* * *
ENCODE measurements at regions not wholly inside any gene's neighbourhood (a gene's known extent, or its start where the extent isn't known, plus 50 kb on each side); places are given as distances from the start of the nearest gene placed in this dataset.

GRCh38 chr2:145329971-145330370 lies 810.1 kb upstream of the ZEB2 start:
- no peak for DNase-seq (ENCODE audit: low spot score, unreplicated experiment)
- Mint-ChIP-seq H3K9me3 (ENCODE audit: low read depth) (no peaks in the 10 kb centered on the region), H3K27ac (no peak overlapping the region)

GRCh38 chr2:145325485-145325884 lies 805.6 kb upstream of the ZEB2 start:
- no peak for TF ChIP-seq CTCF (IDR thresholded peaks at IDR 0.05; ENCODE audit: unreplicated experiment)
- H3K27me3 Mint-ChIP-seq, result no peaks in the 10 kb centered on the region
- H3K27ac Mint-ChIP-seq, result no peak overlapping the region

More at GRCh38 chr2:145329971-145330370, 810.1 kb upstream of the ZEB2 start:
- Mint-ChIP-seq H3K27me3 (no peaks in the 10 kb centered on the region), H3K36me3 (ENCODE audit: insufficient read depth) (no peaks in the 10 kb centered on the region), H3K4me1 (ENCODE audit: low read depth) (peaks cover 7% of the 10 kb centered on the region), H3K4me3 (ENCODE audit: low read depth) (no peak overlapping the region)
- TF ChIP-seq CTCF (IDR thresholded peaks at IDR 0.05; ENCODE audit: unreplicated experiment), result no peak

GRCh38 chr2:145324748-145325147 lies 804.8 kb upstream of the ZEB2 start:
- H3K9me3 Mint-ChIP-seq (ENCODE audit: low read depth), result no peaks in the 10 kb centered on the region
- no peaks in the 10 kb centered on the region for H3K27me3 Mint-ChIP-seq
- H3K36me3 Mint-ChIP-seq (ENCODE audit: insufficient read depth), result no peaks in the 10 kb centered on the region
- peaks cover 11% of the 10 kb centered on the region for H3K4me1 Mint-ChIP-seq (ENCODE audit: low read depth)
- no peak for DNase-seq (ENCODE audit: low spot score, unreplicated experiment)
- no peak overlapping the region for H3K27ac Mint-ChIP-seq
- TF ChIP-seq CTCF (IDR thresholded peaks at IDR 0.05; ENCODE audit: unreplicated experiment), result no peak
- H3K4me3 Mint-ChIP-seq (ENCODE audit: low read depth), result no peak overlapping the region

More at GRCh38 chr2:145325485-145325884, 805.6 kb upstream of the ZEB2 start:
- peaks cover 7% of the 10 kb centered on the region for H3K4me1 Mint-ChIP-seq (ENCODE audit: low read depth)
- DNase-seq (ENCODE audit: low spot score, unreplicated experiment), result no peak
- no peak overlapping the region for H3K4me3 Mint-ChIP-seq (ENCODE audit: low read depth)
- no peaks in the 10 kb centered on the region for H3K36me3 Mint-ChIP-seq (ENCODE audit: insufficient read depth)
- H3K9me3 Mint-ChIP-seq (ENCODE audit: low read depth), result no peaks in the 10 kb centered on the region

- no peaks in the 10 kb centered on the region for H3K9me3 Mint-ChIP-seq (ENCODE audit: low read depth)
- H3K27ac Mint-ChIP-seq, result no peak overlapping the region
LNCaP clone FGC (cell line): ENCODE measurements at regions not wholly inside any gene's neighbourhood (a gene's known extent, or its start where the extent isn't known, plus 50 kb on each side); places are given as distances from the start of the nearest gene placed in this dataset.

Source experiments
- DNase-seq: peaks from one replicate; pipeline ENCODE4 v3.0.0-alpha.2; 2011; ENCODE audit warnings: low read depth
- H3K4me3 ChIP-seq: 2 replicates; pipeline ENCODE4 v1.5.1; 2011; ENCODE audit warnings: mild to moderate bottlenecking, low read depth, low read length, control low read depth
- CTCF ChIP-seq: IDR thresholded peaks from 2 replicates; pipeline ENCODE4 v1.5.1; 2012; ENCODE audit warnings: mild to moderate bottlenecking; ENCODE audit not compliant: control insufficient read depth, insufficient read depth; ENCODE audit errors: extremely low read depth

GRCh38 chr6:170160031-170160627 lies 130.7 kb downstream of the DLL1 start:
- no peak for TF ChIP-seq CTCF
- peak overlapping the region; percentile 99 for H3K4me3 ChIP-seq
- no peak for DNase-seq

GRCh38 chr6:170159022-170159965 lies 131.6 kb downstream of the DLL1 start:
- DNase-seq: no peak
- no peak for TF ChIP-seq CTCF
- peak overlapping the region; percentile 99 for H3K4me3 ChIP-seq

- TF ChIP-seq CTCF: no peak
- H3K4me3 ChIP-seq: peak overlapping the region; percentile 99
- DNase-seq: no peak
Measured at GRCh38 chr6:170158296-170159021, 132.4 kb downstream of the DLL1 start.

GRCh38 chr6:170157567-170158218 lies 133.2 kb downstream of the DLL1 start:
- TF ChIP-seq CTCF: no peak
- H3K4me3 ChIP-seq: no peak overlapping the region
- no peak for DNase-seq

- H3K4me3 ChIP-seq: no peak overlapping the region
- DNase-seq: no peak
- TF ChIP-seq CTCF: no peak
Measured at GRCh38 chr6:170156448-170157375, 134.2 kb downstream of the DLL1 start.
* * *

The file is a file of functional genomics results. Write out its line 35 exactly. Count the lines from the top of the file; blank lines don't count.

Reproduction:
- no peak for TF ChIP-seq CTCF